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Video to long exposure photos? Answered

I would like to light paint, but my camera is limited on 4s maximum exposure (firework mode)
but it can shoot good videos so i need a program, or any way to turn video ito long exposure photo!


Your camera should also have a setting for taking multiple exposures. If you use this setting with your fireworks setting, you can take the shots all in one frame. To make this easier, have a llok and see if your camera has a continuous setting, where it keeps taking photos while the shutter button is pressed. Most importantly, experiment, experiment and experiment and experiment some more! You never know what result you will get.

Trouble is digital cams have a 'cooldown' time while they compile the jpeg from the long exposure - often times (every cam I've had) the cooldown was as long as the exposure, like it was adding up all the data it was just exposed to... worth a shot no doubt, but will probably be chopped up.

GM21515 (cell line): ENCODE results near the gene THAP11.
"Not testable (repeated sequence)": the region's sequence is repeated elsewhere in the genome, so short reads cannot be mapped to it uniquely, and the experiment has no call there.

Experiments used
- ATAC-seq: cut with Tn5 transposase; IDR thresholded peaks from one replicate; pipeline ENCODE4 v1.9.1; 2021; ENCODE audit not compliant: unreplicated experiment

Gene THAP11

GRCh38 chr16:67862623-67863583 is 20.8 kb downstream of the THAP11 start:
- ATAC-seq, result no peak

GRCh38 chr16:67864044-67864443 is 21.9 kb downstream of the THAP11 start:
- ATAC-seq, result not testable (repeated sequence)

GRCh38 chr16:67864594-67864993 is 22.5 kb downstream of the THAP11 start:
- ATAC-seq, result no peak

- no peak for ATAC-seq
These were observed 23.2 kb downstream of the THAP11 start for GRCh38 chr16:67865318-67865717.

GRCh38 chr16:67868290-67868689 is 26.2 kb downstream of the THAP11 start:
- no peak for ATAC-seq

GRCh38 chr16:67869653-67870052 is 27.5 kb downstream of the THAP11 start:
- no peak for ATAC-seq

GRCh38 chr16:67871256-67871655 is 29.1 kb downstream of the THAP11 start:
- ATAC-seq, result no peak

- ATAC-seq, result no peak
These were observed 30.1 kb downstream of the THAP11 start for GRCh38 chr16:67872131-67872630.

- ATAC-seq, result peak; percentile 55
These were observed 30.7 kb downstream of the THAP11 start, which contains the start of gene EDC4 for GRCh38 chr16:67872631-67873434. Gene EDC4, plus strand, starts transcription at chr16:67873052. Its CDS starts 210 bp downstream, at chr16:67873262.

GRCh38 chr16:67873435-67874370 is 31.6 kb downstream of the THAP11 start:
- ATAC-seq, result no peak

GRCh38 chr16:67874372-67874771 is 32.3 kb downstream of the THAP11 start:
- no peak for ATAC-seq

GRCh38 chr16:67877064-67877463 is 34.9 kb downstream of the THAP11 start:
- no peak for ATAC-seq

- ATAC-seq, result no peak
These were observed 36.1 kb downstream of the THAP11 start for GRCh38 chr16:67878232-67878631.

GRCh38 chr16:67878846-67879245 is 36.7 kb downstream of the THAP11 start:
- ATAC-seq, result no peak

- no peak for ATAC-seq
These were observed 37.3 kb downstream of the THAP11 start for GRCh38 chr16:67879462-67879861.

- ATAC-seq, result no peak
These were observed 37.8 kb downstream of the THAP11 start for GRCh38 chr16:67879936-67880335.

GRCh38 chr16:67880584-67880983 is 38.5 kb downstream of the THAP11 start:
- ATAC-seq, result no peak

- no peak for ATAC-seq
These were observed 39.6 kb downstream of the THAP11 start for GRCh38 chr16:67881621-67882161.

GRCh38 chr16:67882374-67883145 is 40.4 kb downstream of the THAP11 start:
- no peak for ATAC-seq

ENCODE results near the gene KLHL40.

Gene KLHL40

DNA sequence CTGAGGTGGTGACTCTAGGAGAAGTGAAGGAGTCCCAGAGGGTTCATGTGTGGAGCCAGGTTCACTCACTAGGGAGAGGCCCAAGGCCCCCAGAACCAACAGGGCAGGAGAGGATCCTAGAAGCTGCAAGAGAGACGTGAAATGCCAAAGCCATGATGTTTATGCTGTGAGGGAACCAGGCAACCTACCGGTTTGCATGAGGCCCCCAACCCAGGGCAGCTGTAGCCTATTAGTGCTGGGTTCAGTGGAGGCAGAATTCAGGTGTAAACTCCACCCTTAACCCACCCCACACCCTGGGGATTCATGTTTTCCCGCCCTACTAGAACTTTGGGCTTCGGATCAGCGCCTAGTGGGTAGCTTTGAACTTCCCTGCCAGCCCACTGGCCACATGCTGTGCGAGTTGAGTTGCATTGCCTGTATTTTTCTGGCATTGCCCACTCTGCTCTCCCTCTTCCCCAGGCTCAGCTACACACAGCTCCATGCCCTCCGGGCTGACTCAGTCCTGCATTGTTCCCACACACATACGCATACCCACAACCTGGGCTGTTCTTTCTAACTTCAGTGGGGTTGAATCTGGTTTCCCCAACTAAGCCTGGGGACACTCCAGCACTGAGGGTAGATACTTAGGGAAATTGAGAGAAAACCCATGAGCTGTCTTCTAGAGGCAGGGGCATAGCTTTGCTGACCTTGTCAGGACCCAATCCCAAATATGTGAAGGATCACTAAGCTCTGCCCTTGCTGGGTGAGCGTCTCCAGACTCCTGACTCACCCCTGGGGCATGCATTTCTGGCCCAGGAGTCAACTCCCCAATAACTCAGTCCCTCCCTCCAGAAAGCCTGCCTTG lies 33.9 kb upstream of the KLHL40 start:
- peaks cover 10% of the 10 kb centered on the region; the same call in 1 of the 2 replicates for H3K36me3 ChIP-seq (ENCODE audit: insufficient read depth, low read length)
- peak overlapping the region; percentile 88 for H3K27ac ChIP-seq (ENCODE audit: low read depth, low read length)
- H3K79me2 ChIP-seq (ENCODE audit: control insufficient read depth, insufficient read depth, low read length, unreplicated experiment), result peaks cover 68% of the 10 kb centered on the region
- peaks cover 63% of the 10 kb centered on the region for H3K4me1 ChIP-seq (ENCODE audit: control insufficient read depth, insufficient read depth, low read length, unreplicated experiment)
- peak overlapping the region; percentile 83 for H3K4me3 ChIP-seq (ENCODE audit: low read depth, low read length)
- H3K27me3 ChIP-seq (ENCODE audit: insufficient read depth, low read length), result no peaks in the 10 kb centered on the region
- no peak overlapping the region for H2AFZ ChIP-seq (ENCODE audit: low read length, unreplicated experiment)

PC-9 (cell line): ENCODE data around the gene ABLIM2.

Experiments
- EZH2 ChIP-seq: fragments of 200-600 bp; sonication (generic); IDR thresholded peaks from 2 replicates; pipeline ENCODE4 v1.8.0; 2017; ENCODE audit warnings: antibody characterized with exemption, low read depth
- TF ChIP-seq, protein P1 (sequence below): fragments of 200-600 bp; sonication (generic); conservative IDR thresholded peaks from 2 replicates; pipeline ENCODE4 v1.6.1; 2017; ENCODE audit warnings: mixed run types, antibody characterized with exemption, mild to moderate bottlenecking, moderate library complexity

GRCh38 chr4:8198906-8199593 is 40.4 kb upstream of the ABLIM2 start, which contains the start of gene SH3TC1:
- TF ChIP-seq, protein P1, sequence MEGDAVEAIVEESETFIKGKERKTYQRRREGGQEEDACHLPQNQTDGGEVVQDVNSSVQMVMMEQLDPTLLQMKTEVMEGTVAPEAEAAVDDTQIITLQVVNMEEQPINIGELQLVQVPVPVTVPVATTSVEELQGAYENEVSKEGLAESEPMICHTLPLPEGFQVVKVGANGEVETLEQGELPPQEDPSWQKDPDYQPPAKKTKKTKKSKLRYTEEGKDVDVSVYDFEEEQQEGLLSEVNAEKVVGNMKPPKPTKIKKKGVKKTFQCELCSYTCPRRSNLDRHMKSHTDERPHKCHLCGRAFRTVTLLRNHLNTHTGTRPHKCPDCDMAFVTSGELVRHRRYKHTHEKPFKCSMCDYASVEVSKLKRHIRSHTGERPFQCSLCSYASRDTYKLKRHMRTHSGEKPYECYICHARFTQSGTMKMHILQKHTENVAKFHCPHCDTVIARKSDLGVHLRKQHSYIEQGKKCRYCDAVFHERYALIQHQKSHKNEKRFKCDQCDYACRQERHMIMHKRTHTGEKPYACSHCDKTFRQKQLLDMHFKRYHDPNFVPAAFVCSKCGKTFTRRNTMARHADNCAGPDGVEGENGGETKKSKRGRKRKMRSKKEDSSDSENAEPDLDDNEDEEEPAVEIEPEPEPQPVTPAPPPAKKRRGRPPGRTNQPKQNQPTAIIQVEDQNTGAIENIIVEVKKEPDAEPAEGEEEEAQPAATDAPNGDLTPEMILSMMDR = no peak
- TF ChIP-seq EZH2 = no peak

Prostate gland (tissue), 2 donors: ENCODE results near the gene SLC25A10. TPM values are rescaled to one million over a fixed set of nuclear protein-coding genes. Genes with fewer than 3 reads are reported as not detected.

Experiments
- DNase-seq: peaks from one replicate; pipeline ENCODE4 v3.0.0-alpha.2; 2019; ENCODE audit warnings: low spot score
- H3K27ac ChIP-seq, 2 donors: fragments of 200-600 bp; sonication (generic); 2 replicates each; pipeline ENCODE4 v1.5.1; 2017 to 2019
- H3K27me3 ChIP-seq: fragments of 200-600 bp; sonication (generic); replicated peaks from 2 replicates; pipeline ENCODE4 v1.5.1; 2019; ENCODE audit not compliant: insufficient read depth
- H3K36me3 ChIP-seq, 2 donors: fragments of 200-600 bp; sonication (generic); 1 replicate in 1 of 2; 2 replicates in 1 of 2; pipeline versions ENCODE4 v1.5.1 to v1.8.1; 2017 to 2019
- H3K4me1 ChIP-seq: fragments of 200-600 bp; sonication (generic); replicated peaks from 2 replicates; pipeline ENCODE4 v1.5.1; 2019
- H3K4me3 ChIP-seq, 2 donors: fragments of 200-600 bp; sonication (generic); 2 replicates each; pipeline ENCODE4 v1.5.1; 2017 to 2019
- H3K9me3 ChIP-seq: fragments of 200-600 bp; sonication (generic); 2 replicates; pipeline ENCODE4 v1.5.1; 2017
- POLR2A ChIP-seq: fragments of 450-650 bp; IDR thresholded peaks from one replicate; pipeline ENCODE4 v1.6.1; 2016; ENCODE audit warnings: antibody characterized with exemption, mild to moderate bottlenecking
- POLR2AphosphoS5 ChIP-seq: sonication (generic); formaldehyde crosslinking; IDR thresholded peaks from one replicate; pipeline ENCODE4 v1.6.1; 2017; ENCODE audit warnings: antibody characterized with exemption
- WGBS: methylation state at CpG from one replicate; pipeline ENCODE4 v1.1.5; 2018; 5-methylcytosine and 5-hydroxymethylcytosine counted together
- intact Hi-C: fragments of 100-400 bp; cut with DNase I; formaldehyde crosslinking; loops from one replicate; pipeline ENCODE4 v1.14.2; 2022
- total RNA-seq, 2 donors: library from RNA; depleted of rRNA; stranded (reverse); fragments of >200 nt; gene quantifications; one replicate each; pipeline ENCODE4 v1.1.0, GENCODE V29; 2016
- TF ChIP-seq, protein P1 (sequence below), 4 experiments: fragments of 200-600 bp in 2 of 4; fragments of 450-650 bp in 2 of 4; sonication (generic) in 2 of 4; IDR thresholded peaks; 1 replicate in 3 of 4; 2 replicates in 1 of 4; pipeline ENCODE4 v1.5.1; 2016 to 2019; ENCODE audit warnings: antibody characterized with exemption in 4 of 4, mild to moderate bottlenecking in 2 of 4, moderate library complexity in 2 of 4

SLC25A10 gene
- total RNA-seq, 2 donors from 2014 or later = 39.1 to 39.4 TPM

What make and model is the camera? I'll see if I can download the manual to see if there is a way that it will work.

Re-design is right about using Gimp to do it, and his method should work fine, though you'd have to adjust the levels and the blend modes. PM me for more info. The other alternative would be to shoot the video and import it into Gimp (video into frames), Select the frames you want to use and layer them, using different blend modes and levels. Re-design's method would be easier, but the video method "may" give you more options.

http://wareseeker.com/Windows-Widgets/exposure-3.6.zip/7d2af37ed -- 5 dollar shareware, converts frames or video into long exposure... only stuff I found - software like adobe premiere or win movie maker might have a 'blur' filter that does similar.

using those keywords, I'd be tempted to do a sourceforge scan for any meaningful projects...I'm sure there is one.

Try this.

1.  Put your camera on a good tripod.
2.  Have an assistant focus on you and at your signal press the button.

3.  Paint away for 3 seconds or so.

4.  Do #2 and #3 5 or six times.

5. Download the photos into Gimp (free) or photoshop or what ever photoeditor you use that will allow you to stack your photos in layers.

6.  Stack all your exposures into one photo but have the photos in layers.  That way you can adjust the exposure of them individually if needed.

7.  Combine them all into one photo and save.

It oughta work.

How many frames?